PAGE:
Going Back to the Roots of Pride
The Stonewall Rebellion started with transgender women and gender nonconforming butches, especially transgender folks of color and homeless youth who were fed up with police harassment. They risked arrest and violence to fight back. In the process, they sparked a movement that led to legal and civil protections for LGBTQ people in jobs, housing, safety, recognition of our relationships and raising a family.
These days, pride often evokes the images of parades, dance parties and Absolut Vodka sponsorship, rather than civil disobedience. The mainstream image is a group of shirtless, sweaty, beautiful, young, mostly white men with money to spend on gay-friendly products. This image belies a number of realities: continued job discrimination for transgender folks, especially those who don't "pass" well; assumptions by the police that being a transgender woman walking down the street means you are a sex worker; LGBTQ folks living in our shelter system in NYC and trying to stay safe; and the reality, in the wake of a gentrified West Village, of LGBTQ youth pushed out of the very neighborhood where it all started at the Stonewall Inn.
But transgender folks of color and homeless youth are still leading the LGBTQ movement in the spirit of Stonewall. This pride month, LGBTQ organizations are coming together with other marginalized communities around the city to end the city's discriminatory "Stop and Frisk" practices. "Stop and Frisk" is a New York City Police Department (NYPD) practice that aggressively targets low-income communities of color, young people, homeless people, LGBTQ people, people with disabilities, immigrants, and women for random stops and searches. The result of these wrongful stops are often arrests for minor violations, which lead to a lifetime of discrimination in housing, jobs, social services, and social stigma, and can even lead to deportation.
The coalition confronting this unfair policy is called Communities United for Police Reform (CPR for short, which mirrors the initials of the NYPD's slogan). Many North Star Fund grantees are leading this charge, including Picture the Homeless, Justice Committee, Make the Road NY, and Malcolm X Grassroots Movement, along with allies in the legal, research and policy arenas. But significantly, leadership is also coming from NYC's LGBTQ organizations, including North Star grantees like Streetwise and Safe, FIERCE, Make the Road's Globe project and the Audre Lorde Project. These groups are led by LGBTQ youth, women of color, immigrants and transgender people, who often face police harassment in their everyday lives. And they are making the connections to the police harassment faced by other targeted communities in NYC.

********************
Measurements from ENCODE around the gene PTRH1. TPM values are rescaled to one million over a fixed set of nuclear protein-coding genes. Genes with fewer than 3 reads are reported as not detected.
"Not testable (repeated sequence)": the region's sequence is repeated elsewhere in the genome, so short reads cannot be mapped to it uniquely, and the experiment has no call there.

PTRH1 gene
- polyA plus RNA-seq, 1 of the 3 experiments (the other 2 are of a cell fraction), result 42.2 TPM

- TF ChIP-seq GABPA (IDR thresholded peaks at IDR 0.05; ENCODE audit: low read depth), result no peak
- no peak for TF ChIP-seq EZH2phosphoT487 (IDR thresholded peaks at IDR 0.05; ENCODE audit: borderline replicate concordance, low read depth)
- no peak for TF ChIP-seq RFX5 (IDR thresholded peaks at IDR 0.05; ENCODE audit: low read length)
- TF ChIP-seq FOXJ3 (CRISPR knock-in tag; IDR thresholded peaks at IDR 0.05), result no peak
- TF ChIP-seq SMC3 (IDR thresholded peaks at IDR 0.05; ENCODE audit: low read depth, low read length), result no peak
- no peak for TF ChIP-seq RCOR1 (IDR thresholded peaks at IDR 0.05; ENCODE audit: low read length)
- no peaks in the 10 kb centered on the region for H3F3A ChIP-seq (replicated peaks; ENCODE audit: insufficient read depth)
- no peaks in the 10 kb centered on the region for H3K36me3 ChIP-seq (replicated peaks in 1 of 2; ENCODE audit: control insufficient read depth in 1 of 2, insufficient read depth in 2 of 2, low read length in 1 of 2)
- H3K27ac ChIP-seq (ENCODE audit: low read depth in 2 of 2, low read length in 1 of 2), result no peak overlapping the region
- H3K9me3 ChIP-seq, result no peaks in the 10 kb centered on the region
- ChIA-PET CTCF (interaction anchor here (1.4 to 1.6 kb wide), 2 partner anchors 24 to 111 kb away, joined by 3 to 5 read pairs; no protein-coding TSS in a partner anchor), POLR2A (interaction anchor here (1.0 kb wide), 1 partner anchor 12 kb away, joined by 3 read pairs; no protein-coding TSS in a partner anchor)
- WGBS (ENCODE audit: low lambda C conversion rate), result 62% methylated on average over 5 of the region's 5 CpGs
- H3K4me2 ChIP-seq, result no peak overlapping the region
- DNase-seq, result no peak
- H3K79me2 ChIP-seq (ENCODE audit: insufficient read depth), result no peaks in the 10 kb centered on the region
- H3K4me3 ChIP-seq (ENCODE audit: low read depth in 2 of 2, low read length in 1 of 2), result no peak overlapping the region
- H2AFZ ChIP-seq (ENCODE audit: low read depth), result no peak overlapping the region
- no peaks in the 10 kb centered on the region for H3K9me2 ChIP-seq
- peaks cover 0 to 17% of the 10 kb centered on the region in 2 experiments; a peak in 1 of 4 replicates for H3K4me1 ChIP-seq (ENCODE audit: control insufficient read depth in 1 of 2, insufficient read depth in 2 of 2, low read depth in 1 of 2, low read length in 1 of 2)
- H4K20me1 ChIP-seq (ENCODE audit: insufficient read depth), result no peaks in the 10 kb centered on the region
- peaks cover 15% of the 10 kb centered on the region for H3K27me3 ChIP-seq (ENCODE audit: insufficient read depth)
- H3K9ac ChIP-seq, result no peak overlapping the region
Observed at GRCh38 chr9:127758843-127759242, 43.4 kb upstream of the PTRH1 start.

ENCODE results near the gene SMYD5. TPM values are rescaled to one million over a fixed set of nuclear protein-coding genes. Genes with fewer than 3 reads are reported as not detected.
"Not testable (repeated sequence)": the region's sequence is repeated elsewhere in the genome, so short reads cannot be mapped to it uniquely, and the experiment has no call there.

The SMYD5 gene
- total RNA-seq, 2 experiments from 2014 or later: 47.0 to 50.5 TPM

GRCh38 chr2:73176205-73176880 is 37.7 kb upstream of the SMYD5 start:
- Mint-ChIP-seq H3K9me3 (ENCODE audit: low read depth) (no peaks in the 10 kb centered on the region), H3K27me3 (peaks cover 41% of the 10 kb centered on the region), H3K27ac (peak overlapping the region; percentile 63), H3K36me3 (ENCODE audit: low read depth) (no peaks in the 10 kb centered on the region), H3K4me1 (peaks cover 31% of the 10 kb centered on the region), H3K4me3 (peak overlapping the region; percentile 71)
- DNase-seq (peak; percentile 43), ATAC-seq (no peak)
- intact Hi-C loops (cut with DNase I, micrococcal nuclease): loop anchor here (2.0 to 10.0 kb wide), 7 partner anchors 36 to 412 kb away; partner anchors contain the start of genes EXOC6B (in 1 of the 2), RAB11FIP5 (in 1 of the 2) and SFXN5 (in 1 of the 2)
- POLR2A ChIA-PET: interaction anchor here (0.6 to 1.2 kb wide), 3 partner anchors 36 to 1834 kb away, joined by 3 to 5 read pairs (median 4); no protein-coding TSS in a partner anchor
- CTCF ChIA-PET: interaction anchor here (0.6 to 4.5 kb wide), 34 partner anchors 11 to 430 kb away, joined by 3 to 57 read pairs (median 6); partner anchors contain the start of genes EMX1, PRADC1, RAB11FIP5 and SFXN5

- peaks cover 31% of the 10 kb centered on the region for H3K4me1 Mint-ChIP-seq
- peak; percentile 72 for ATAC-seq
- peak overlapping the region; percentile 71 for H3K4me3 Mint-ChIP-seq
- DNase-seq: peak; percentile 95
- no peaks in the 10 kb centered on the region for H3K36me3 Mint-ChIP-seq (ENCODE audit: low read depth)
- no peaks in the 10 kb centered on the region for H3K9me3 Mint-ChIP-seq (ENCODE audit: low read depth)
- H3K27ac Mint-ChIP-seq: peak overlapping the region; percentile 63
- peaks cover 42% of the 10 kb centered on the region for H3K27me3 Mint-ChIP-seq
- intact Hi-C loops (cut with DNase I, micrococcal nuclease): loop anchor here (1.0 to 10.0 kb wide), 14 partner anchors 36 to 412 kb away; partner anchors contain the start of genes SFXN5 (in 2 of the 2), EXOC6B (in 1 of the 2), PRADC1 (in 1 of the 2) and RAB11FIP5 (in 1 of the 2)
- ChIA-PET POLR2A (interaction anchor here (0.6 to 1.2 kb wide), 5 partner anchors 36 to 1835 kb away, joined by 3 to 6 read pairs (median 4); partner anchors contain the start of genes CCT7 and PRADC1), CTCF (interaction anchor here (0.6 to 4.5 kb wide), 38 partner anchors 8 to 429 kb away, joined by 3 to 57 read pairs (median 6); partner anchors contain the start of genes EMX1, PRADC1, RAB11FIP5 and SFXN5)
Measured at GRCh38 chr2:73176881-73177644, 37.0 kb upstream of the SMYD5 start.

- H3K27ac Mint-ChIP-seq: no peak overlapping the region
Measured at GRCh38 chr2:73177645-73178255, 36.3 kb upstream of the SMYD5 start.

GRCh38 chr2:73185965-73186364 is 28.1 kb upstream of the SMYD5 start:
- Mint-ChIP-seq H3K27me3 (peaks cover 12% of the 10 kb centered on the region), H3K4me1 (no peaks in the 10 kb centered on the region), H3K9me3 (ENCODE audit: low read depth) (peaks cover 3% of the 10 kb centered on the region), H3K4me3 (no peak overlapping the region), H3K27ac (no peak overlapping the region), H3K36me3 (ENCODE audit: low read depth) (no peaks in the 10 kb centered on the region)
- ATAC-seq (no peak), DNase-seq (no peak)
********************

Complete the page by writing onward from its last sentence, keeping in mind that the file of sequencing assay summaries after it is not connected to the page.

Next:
In my work for LGBTQ rights, I have sometimes heard white LGBTQ people like me or mainstream LGBTQ organizations say that our struggles are "just like" the civil rights struggles ofAfrican Americans, as a way to take advantage of the fact that in most people's minds, civil rights for African Americans are deserved and have been won. In many cases, these individuals or organizations have not been involved in past struggles for justice for Black communities and or combating the continued racism faced by folks of African descent, straight and gay. This has always struck me as a little like showing up to the cook out right when the barbeque's ready and wanting to be first in line for the juiciest burger, without having done any of the work to cook the food, set up the blankets or fill the coolers with ice. As an LGBTQ movement, we can do better, and many leaders in our communities are showing us the way.
Recently, I was in a meeting where I heard a straight person from a Latino immigrant and workers' rights group say that we have to end "Stop and Frisk" because it targets young African American and Latino men and transgender people. I was incredibly moved to hear straight allies including LGBTQ people up front. I know that it's a result of the leadership shown by LGBTQ organizations involved in this campaign, both pushing for our inclusion, and showing up for our allies in a meaningful way.
LGBTQ communities cannot win our fight for justice alone. And that means we have to be right there in the fight for justice for our allies as well: immigrants, excluded workers, women, unions among them. North Star Fund is a place where NYC communities come together from all walks of life - with the multiple ways we are privileged and marginalized. North Star is proud to serve as the fiscal sponsor for the CPR campaign. And as a white queer person, I've learned so much from, and am excited to follow the leadership of trans folks, LGBTQ youth and adults of color and support this amazing work. This June, let's join together and fight for justice for all New Yorkers in the spirit of pride.
For more information on the activities of the CPR Campaign, click here. To donate to North Star and support this and other important efforts, click here.